On many of the operating systems I evaluated, I noticed that logging in via SSH was inordinately slow, such as NetBSD 1.6.1. It could take 3 or more seconds to get a password prompt. I knew it wasn't the hardware, as logging into Solaris via SSH would return a password in less than a second. So what was a culprit? Google came up with these two items of particular note:
When I ran the OpenSSL speed test on NetBSD, I got extremely poor performance:
OpenSSL 0.9.6g 9 Aug 2002 built on: NetBSD 1.6.1 options:bn(32,32) md2(int) rc4(ptr,int) des(ptr,risc1,16,int) blowfish(idx) compiler: gcc version 2.95.3 20010315 (release) (NetBSD nb3) sign verify sign/s verify/s rsa 512 bits 0.0248s 0.0022s 40.2 449.9 rsa 1024 bits 0.1279s 0.0076s 7.8 131.7 rsa 2048 bits 0.9217s 0.0276s 1.1 36.2 rsa 4096 bits 6.4647s 0.0928s 0.2 10.8 sign verify sign/s verify/s dsa 512 bits 0.0224s 0.0281s 44.7 35.5 dsa 1024 bits 0.0750s 0.0927s 13.3 10.8
This was even slower than my OpenSSL 0.9.7c tests with the V7 instruction set on Solaris 9. Performing a "
/usr/bin/true" through SSH on NetBSD showed the lengthy delay:
> time ssh 192.168.0.19 "/usr/bin/true" 0:02.79Almost 3 seconds! And it wasn't just NetBSD, either. A few others suffered the same problem.
To fix this, I compiled OpenSSL 0.9.6l from NetBSD's pkgsrc and compiled OpenSSH 3.7.1p2. I made sure to include "
-mcpu=ultrasparc", and ran the “
/usr/bin/true” test again.
> time ssh email@example.com "/usr/bin/true" 0:01.35
I was able to cut the time almost in half with that optimization.
I ran the same test on Solaris 9, using OpenSSL 0.9.7c libs compiled for
-mcpu=ultrasparc OpenSSH 3.7.1p2.
-mcpu=v7, the login took almost 2 seconds.
> time ssh firstname.lastname@example.org "/bin/true" 0:01.56With
-mcpu=ultrasparchowever, it took less than a second.
> time ssh email@example.com "/bin/true" 0:00.95Where To Add The Optimizations
There are a few ways to add optimizations at compile time. For many applications, you can go into the Makefile and look for the
CLFAGentry, such as this for OpenSSL 0.9.6l on NetBSD 1.6.1:
CFLAG= -fPIC -DDSO_DLFCN -DHAVE_DLFCN_H -DTERMIOS -O2 -WallHere is where I would add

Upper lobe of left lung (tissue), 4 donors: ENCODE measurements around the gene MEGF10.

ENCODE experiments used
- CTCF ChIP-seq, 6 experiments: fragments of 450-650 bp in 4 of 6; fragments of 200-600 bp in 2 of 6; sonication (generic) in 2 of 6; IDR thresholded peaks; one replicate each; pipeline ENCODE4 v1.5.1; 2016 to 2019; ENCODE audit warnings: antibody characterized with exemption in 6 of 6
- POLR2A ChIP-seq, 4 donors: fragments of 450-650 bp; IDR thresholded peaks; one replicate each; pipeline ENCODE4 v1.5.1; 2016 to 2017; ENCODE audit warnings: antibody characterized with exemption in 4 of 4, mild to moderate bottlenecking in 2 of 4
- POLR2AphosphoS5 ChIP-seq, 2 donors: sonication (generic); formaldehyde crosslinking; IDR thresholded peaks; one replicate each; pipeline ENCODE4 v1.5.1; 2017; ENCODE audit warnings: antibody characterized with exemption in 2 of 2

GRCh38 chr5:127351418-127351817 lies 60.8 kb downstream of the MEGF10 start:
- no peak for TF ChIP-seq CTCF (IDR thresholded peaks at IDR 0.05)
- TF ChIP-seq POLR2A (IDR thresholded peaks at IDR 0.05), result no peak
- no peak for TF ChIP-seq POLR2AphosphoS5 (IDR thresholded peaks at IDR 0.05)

-mcpu=ultrasparc, probably at the end.
CFLAG= -fPIC -DDSO_DLFCN -DHAVE_DLFCN_H -DTERMIOS -O2 -Wall -mcpu=ultrasparcFor applications like MySQL, there are several subdirectories with their own Makefiles, all generated/configured when the Configure script is run. Editing just the top level
Makefileprobably will not affect the subdirectories, so there needs to be another way.
Often, these applications will accept environment variables of
CFLAGS(for the C compiler) and
CXXFLAGS(for the C++ compiler flags).
export CFLAG="-O3 -mcpu=ultrasparc"Running that before you run the configure script will add those flags. You can see in this excerpt from the Configure –help command from MySQL 4.0.17, showing the various compiler-related environment variables it accepts:
CC C compiler command CFLAGS C compiler flags LDFLAGS linker flags, e.g. -L[lib dir] if you have libraries in a nonstandard directory [lib dir] CPPFLAGS C/C++ preprocessor flags, e.g. -I[include dir] if you have headers in a nonstandard directory [include dir] CXX C++ compiler command CXXFLAGS C++ compiler flags CPP C preprocessorThis is common for the more complex open source applications.
To Optimize or Not To Optimize
Optimization really depends on what you're compiling. If you're creating a “hello world” application, or compiling ls from GNU's fileutils, you probably don't need to squeeze every ounce of possible performance. Characteristics such as mathematical operations versus I/O would all be factors in the potential benefit.
Still, the performance optimizations discussed can have a potentially huge impact on performance on SPARC systems, much more dramatically than comparable optimizations on x86 systems.
As such, adding
-mcpu options for compilation is a good idea for systems that support V8 or higher. Even if you've got a mix of systems, it can very well be worth your time to keep multiple sets of binaries, one for each platform you run.